About 2,600 food delivery riders have applied to switch from electric scooters to electric bicycles for their work.
They make up almost three-quarters of the 3,550 people who have successfully applied to tap a $7 million grant to help them give up their e-scooters, Senior Minister of State for Transport Lam Pin Min said in Parliament yesterday.
The grant also allows them to switch to two other options: bicycles and personal mobility aids (PMAs) such as mobility scooters.
In his reply to Mr Ang Wei Neng (Jurong GRC), Dr Lam said almost all of the remaining one-quarter of the applicants applied to switch to bicycles while fewer than 1 per cent went for PMAs.
The grant was set up in November by the Government and the three major food delivery companies in Singapore: GrabFood, foodpanda and Deliveroo.
It came after an e-scooter ban on footpaths sparked concern among riders that their livelihood would be affected.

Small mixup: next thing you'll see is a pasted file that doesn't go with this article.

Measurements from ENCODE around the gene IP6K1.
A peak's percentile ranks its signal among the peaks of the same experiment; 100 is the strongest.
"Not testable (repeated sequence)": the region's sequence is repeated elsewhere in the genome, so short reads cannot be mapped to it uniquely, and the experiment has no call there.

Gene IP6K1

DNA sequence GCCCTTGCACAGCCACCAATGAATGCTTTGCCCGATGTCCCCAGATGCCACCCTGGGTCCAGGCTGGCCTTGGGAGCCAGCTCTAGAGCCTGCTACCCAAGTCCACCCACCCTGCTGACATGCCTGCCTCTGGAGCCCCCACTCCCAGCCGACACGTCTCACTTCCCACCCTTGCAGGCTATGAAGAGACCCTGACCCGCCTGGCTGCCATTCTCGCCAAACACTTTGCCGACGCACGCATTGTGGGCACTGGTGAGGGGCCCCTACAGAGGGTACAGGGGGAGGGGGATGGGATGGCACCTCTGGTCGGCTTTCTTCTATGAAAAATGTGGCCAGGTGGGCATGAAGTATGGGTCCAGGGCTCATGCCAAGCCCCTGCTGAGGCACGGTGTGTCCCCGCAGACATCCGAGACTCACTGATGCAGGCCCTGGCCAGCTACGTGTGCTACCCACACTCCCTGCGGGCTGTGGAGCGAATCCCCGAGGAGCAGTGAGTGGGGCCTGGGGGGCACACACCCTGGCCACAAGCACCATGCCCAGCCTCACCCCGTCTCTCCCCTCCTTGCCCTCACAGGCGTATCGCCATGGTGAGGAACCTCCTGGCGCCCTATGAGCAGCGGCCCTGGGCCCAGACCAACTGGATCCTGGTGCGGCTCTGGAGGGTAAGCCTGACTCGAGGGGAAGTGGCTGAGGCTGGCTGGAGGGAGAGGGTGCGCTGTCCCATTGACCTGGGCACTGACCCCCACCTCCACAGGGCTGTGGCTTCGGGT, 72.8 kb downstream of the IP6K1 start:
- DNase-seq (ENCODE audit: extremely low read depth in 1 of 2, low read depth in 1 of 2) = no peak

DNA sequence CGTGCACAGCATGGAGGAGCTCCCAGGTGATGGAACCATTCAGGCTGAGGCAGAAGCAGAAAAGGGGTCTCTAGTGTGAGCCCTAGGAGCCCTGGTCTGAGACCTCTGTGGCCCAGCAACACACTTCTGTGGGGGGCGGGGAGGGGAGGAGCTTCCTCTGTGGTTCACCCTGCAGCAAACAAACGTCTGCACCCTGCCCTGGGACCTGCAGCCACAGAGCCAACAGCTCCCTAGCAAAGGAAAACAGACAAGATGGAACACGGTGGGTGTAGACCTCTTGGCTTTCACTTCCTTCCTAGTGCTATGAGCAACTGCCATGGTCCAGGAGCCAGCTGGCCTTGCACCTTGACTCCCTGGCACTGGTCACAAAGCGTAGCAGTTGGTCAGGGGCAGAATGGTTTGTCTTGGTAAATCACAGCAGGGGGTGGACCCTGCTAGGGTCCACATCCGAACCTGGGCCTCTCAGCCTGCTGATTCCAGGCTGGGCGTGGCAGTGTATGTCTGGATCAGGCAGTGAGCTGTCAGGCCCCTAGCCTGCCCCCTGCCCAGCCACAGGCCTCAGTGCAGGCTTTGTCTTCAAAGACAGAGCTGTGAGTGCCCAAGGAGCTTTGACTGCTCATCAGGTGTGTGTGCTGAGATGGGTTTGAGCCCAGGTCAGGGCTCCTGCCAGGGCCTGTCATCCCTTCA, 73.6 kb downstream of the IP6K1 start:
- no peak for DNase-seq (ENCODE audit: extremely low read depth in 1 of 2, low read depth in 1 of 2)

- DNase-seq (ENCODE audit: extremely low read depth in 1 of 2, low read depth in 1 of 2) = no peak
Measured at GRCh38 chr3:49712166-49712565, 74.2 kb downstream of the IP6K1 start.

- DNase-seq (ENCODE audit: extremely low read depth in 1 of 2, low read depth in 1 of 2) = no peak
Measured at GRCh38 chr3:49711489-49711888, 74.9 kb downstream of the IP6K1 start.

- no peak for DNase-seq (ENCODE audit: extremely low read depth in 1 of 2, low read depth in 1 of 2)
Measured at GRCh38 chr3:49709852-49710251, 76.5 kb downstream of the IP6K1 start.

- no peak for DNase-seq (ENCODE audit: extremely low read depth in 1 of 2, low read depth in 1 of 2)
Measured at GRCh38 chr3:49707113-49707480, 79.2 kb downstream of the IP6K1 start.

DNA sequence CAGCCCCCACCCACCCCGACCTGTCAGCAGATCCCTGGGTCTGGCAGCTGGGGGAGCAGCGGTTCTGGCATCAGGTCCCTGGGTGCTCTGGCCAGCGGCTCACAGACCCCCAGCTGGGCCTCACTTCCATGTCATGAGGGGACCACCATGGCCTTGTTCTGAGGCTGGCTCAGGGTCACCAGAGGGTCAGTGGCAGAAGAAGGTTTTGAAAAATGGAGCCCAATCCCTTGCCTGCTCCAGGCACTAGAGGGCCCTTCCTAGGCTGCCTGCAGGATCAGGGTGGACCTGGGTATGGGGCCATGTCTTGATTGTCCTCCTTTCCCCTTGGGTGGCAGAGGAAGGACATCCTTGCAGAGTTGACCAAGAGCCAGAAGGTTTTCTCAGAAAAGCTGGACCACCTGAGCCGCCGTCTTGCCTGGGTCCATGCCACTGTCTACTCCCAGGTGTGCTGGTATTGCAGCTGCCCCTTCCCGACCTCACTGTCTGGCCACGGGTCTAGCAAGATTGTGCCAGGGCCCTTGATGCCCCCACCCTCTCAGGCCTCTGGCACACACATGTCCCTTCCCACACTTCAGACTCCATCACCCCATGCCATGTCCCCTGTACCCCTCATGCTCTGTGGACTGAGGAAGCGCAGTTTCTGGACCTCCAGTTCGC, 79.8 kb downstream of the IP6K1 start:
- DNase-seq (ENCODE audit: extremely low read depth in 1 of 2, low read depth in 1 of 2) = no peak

Yesterday, Dr Lam told the House there are about 6,120 food delivery riders who qualify for the grant, having done at least one delivery in the 30 days before the ban.
Of the riders who will receive the grant, only 20 per cent have switched to new devices.
"To facilitate the transition, food delivery companies have offered free bicycle rentals to the riders who are waiting for their new devices," said Dr Lam.
Deliveroo and foodpanda riders can no longer apply for the grant as the deadline for them was the last day of 2019.
But riders from GrabFood, which has the most e-scooter riders working for the firm, have up to Jan 14 to do so.
Mr Zainal Sapari (Pasir Ris-Punggol GRC) and Nominated MP Dennis Tan asked if additional measures will be taken to ensure safety with the growing use of e-bikes.
Dr Lam noted that e-bikes were involved in 21 road accidents between January and November last year. One measure that has been taken to boost safety is a safe riding programme, offered free by the National Trades Union Congress, to help riders transit to e-bikes.